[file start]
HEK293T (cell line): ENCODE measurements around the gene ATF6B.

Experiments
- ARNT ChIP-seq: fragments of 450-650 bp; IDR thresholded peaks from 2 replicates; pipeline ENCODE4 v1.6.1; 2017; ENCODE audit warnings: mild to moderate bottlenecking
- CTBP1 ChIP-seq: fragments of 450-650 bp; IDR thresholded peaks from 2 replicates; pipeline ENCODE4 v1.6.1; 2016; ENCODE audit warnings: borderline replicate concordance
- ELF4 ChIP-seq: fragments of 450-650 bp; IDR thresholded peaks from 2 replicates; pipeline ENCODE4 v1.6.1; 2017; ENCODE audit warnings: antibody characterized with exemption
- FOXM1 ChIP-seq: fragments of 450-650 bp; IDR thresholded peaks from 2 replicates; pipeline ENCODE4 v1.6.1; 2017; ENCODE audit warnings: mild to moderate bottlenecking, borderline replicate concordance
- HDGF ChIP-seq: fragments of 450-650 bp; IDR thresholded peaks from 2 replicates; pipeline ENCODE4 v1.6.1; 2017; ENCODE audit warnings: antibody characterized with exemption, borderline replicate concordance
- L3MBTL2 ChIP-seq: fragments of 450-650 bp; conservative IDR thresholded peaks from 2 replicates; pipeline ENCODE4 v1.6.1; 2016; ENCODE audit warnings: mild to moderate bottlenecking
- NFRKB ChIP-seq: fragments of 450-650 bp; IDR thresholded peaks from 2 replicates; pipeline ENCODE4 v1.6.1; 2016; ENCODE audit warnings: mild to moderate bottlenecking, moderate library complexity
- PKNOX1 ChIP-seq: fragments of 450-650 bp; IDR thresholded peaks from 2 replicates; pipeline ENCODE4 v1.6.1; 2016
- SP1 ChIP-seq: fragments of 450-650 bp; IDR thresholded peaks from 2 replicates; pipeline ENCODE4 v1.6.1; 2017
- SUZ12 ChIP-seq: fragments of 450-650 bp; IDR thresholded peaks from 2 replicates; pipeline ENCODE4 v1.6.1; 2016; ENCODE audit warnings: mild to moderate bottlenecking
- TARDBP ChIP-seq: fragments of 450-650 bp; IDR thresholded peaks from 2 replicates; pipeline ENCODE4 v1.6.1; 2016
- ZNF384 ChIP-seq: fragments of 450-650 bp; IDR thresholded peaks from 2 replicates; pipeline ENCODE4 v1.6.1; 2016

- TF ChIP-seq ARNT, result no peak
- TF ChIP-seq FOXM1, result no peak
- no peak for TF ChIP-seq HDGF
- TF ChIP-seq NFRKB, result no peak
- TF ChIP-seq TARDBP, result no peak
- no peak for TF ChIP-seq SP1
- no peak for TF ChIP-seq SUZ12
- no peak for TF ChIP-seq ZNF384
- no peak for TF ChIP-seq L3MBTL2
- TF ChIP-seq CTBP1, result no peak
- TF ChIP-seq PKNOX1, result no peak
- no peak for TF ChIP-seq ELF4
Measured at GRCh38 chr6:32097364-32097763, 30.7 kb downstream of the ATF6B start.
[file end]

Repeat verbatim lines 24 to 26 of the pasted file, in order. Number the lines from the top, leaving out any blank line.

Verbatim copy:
- TF ChIP-seq CTBP1, result no peak
- TF ChIP-seq PKNOX1, result no peak
- no peak for TF ChIP-seq ELF4